Most Urban music fans in Britain understand the significance of Channel U/AKA in breaking a whole collection of names and really developing the independent hip hop model in this country. As part of our ten most powerful women in Hip Hop series we talk to Cat Park, the former station manager of AKA who was fundamental in the channels success.
Cat is a single mother from Carlisle, in the North of England, defying all British stereotypes associated with this music and has recently launched her own company tenLetter which already boasts some of the biggest mainstream urban talent as its clients.
In this interview she explores, amongst other things, what it takes to succeed commercially and who she feels will be the next major stars of the industry.
HOW DID YOU GET TO BE IN YOUR POSITION?
I took a few chances, worked my backside off and ended up being in the right place at the right time. If you work hard enough, the opportunities always present themselves, it’s about creating the opportunity for yourself. I packed my bags and moved myself to London. I didn’t know anyone in London but after 2 months of finding my feet and finding work I was randomly introduced to a guy. We had a bit of banter about football and then he told me to call him if I ever wanted a job. That was that and two days later I started work for Channel U answering the phones and doing admin. Within six months I was promoted to manager of the channel and 8 years later I now have my own PR company. In between all that there was a lot of hard work, stress and sacrifices but that’s basically it in a nutshell – the simple guide!
WHAT DID YOU LEARN FROM YOUR YEARS AS STATION MANAGER OF AKA?
I learnt so much there. The music game really became part of my life and I had an amazing time and experience. The channel and the company were very small and my boss gave me a lot of responsibility in different areas, which although stressful at times, pushed me to learn things and achieve things I would never have usually had the opportunity to. I do owe my old boss a great deal as I wouldn’t be in the position I am now without him.
I learnt about music, I met people within the industry who gave me a great deal of knowledge about music, I learnt about TV, about record labels, how to release music, how to coordinate sell out shows, marketing and I met some really great people too, people I’ve learnt a lot from and people that have supported me through all of the ups and downs which is priceless.
BEING FROM CARLISLE, WAS THAT HARD TO GET ATTACHED TO THE URBAN MUSIC MARKET?
Believe it or not we still listened to Urban Music in Carlisle! I think it’s funny that people associate a certain genre of music to a certain area. Obviously a certain genre may be more popular than others but it doesn’t mean that others don’t exist.
I listened to a really varied selection of music growing up. From Take That to the Hed Kandi House compilations to Lil Kim, Missy Elliott, Dre, Snoop, Eminem, En Vogue, Destinys Child, Toni Braxton, the list is endless. I’ve always loved music and been inspired by it, I don’t even think I could pinpoint a particular genre of music as my favourite, I’m more about whether I connect to a piece of music or the lyrics and the emotion it stirs up inside of me when I listen to it.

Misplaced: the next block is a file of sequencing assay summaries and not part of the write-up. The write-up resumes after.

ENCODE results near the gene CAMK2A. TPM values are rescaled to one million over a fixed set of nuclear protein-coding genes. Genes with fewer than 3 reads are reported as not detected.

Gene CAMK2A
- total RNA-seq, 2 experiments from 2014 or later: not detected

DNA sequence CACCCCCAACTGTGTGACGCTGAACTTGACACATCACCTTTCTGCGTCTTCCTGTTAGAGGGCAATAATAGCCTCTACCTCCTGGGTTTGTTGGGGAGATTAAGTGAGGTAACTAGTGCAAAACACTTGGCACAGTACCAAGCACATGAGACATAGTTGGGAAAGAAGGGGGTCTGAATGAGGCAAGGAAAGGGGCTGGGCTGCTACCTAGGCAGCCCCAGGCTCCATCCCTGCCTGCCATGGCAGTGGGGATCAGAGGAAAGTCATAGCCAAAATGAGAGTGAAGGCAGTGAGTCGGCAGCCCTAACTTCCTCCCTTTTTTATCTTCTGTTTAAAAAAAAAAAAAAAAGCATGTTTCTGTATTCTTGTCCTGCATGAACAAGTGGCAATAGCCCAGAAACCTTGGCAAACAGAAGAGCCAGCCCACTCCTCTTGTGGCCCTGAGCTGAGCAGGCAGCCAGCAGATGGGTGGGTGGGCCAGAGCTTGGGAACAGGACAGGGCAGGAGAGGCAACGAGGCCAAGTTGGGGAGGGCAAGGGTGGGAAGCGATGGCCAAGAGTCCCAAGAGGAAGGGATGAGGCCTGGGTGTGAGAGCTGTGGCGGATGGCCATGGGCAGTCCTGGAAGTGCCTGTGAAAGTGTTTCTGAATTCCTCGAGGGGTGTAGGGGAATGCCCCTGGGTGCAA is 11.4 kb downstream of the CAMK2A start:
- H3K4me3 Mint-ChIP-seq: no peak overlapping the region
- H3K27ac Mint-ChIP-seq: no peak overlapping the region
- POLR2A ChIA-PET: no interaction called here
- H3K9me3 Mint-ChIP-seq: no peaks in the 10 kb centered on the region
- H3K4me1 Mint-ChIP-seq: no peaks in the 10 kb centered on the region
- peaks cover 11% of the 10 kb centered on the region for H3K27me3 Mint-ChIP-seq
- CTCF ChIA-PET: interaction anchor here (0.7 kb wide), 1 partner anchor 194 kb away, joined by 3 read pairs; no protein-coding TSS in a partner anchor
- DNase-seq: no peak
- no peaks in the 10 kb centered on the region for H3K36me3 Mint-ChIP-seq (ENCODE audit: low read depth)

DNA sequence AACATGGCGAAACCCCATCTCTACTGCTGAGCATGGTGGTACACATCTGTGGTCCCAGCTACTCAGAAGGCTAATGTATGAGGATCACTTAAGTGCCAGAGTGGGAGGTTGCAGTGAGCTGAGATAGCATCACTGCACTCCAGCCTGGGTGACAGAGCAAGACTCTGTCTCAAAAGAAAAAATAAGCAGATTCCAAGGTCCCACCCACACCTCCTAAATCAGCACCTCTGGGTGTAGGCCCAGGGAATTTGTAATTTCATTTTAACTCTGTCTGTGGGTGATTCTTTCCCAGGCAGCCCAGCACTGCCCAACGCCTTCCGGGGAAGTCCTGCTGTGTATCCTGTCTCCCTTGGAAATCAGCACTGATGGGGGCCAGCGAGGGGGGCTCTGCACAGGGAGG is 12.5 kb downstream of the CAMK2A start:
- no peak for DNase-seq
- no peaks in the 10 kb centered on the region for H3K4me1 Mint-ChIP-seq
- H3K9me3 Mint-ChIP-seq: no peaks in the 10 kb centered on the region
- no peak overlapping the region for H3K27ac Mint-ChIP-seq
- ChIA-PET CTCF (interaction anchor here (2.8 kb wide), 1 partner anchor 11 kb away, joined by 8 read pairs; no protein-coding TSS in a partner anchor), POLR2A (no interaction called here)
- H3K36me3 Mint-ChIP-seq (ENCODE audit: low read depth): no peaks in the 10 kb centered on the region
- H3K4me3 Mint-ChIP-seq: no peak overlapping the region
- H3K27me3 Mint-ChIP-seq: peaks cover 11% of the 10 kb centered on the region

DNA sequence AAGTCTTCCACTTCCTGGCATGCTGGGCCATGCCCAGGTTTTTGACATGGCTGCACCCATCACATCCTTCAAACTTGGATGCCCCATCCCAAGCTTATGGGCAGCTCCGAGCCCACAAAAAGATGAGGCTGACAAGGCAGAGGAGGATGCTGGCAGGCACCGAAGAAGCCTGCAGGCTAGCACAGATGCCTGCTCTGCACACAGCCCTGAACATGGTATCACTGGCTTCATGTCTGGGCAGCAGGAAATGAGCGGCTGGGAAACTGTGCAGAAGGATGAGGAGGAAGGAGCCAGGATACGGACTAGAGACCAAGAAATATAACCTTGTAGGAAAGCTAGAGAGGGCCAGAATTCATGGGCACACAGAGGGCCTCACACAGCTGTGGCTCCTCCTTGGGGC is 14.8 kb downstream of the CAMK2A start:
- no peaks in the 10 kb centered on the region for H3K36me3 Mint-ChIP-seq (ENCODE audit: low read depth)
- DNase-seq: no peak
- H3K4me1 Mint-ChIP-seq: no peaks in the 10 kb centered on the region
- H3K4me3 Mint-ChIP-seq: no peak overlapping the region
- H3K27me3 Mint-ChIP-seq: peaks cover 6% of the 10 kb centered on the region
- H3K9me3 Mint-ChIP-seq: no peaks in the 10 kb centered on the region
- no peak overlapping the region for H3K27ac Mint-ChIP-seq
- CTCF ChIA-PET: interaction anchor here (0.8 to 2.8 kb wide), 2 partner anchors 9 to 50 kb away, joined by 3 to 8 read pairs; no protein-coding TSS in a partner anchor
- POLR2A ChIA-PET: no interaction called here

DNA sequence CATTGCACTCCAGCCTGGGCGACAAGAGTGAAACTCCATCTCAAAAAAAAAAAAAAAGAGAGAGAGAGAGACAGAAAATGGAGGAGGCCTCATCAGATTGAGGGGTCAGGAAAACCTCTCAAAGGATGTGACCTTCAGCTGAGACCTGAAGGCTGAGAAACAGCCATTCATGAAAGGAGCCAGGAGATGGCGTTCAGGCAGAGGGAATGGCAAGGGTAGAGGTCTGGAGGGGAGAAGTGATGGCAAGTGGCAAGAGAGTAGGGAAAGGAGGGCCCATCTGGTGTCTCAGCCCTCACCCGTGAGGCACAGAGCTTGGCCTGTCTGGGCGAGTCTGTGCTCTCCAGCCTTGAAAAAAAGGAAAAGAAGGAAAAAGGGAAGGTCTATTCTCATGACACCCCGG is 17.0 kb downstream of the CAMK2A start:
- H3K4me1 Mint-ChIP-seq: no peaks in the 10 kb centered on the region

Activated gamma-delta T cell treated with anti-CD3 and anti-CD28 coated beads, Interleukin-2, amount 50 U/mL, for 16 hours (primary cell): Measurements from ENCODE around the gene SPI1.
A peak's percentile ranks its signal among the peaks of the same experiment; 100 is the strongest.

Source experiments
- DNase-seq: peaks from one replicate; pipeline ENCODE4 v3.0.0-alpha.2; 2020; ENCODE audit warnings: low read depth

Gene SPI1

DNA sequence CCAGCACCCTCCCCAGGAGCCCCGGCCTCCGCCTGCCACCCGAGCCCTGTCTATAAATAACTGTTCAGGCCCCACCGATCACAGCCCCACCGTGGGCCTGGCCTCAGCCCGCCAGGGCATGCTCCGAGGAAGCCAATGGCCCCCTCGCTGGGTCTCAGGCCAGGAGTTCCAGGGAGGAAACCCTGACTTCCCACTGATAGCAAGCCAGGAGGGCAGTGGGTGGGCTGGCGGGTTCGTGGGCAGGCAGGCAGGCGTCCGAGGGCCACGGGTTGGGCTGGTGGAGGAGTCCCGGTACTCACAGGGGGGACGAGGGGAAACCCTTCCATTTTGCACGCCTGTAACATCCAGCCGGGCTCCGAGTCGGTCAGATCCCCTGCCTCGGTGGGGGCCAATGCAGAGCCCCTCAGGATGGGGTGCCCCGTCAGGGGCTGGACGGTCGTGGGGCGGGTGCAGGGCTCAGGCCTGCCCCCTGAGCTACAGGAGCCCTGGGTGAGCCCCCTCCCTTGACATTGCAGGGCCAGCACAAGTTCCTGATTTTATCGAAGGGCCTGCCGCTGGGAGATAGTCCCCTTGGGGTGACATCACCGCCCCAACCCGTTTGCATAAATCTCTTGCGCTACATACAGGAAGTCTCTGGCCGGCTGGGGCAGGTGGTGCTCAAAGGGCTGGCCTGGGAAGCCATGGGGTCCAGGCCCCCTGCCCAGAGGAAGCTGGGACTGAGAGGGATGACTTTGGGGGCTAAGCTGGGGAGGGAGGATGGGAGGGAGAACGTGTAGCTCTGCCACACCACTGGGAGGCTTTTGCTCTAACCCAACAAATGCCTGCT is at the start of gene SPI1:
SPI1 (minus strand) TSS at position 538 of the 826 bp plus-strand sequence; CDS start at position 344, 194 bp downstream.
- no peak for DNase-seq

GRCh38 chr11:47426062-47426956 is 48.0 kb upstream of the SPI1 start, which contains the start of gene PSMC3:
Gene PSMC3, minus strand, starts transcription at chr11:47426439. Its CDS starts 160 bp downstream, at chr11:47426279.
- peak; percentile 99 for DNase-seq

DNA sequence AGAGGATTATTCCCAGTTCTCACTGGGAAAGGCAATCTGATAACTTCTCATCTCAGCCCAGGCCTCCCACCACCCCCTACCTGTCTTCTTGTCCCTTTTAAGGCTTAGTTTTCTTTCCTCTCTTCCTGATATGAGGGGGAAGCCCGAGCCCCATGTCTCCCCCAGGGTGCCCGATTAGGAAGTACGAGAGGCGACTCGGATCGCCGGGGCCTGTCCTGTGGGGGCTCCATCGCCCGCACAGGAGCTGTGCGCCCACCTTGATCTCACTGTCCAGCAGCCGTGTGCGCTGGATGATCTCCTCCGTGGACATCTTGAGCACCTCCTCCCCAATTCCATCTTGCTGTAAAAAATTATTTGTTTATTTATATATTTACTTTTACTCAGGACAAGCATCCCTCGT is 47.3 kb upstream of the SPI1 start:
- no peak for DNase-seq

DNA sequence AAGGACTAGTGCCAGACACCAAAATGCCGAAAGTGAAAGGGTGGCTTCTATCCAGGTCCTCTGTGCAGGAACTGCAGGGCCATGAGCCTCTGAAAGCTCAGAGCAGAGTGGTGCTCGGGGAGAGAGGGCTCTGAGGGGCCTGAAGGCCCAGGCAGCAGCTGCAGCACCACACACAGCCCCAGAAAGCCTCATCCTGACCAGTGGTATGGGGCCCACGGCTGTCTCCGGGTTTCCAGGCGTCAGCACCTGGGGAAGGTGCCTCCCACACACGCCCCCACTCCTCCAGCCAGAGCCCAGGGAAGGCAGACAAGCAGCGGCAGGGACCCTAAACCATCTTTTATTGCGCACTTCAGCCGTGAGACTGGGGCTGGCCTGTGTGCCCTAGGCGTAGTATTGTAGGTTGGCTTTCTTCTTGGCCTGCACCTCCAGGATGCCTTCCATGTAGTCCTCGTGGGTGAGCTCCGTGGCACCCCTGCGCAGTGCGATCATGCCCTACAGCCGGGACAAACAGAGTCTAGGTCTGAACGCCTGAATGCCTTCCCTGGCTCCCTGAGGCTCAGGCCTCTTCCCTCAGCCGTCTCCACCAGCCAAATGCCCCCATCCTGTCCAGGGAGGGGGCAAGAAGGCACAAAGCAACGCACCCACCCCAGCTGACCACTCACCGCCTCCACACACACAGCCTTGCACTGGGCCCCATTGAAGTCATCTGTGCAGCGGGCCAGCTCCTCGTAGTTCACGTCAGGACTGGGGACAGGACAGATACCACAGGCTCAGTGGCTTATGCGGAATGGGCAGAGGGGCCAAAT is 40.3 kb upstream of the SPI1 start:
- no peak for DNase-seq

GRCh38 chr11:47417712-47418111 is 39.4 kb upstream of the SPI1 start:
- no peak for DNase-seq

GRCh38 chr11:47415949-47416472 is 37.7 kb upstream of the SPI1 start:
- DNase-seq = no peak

I think if you’re around any kind of music and can relate it to it or be inspired by it, it naturally becomes part of your life’s soundtrack and it all goes in your music library.
DO YOU HAVE INTEREST IN THE HIP/HOP , RAP MUSIC UP IN THE NORTH OF ENGLAND?
Most definitely, the scene is big in general it’s just there’s a larger concentration of people doing it in the South. Having a studio in your room or round the corner is second nature in the South but I think that mentality is slowly working its way up through the rest of the UK. The North has a great scene, from Manchester to Glasgow, there’s some great talent being recognised and promoted and I think that helps to inspire other artists to get themselves out there too.
I think it’s easy for people to say that the scene is bias towards London but you’ve just got to put yourself on the map and be consistent and persistent like all of the other artists out there!
We’ve recently worked with Geko – the 16 year old rapper from Manchester who is now part of the USG camp. He is super talented and he is constantly up and down the country on the train in the school holidays and at weekends. I have a lot of respect for his work rate and think he really stands out.
It’s great to see people like Madhat McGore getting the support that they deserve. These guys have been working for years and it’s nice to see the scene get behind them, he recently did his Fire In The Booth with Charlie Sloth on Radio 1, you can’t get a much bigger co-sign than that.
It makes me feel really proud to see my fellow northerners flying the flag! We’re taking over!
DO YOU FEEL BEING A FEMALE HAS EVER GIVEN YOU A DISADVANTAGE OR ADVANTAGE IN THE MUSIC INDUSTRY?